American arrested for death threats to Democratic lawmakers

Rep. Ilhan Omar (D-MN) talks to reporters as she heads back into the U.S. Capitol after a news conference by members of the U.S. Congress "to announce legislation to repeal President Trump's existing executive order blocking travel from majority Muslim countries" in Washington, U.S., April 10, 2019. (REUTERS)
Updated 21 April 2019
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American arrested for death threats to Democratic lawmakers

  • Trump recently tweeted out a video of Omar featuring footage of the World Trade Center burning juxtaposed with her comments, taken out of context to portray her attitude to the 9/11 attacks as glib

MIAMI: Police arrested a Florida man on Friday on suspicion of threatening to kill three Democratic lawmakers and expressing his hatred for controversial Muslim Congresswoman Ilhan Omar, prosecutors said.
John Kless, 49, of Broward County, is accused of leaving expletive-strewn voicemailed death threats at the Washington offices of California Representative Eric Swalwell, Detroit Congresswoman Rashida Tlaib and New Jersey Senator Cory Booker.
He allegedly said in his message to presidential hopeful Booker that “you government officials will be in the graves where you... belong.”
Kless is said to have racially abused Omar, a Somali-American former refugee, referencing a recent controversy in which she was accused — falsely, according to her defenders — of downplaying the September 11, 2001 attacks.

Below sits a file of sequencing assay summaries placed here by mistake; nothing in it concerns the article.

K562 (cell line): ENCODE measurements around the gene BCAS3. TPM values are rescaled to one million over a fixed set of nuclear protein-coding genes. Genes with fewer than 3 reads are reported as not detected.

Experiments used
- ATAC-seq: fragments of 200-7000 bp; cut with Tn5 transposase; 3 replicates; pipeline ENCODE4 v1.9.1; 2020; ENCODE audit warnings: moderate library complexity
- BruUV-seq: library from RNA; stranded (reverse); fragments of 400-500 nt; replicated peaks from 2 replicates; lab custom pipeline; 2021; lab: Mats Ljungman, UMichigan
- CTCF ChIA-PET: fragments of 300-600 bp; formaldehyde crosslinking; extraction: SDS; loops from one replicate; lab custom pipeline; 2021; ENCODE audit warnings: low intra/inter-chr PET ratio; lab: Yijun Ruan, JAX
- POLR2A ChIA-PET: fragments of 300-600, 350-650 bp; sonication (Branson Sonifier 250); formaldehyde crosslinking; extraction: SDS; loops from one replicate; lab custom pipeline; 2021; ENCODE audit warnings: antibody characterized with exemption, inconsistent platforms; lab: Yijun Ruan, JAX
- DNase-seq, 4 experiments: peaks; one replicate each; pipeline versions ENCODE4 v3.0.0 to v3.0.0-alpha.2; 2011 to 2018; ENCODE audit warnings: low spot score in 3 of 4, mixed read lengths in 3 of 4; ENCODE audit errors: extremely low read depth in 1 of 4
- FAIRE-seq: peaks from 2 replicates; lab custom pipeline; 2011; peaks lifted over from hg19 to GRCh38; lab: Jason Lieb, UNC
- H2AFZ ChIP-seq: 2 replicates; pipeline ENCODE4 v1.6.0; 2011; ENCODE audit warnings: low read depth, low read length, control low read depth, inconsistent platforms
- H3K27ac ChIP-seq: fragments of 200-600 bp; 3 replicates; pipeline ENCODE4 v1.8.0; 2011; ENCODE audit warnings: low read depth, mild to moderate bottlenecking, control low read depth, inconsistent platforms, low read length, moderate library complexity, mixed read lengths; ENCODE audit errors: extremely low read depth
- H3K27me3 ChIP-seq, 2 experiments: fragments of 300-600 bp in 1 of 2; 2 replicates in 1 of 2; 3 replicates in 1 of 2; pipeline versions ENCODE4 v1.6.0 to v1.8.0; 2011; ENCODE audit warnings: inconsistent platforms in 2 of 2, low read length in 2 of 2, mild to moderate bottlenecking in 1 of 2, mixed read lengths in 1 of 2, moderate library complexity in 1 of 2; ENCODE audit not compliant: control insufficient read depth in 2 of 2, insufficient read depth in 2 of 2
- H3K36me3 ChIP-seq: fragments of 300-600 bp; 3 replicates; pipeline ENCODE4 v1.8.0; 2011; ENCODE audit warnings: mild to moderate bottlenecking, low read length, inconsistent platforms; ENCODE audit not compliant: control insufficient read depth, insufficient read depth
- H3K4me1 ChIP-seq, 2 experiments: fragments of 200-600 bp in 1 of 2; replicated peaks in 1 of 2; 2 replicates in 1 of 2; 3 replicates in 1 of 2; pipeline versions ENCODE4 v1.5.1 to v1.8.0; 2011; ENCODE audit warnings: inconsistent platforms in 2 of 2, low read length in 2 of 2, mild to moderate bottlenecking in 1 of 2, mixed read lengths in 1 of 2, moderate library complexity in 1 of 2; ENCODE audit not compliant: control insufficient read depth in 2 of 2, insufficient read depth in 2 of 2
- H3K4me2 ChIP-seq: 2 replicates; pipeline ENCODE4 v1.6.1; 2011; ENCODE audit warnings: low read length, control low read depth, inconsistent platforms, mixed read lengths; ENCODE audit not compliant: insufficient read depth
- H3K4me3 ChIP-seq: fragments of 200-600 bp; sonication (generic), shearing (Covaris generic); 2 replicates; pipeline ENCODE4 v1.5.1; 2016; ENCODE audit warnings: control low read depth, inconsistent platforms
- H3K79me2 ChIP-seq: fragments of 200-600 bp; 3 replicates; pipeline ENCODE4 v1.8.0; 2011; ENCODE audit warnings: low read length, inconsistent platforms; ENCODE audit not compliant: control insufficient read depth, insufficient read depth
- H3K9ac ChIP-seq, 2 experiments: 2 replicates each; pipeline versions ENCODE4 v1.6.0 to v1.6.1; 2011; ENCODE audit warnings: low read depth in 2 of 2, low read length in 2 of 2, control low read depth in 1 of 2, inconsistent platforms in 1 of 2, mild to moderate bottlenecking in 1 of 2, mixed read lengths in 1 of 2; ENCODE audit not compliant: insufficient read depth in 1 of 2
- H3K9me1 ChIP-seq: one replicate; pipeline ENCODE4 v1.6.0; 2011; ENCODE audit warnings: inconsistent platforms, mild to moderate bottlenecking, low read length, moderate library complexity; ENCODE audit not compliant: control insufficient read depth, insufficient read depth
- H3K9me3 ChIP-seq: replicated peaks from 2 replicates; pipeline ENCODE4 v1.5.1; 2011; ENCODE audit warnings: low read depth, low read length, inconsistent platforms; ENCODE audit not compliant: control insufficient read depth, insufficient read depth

The freshman congresswoman has found herself in hot water since arriving in Washington for comments seen by critics as anti-Semitic.
Kless, who reportedly defended Donald Trump in the messages and warned the lawmakers to stop criticizing the president, has been charged with making threatening communications.
Some analysts have pointed to the US president’s heated rhetoric as the catalyst for a toxic atmosphere encouraging such behavior — a possibility the White House has rejected.
Trump recently tweeted out a video of Omar featuring footage of the World Trade Center burning juxtaposed with her comments, taken out of context to portray her attitude to the 9/11 attacks as glib.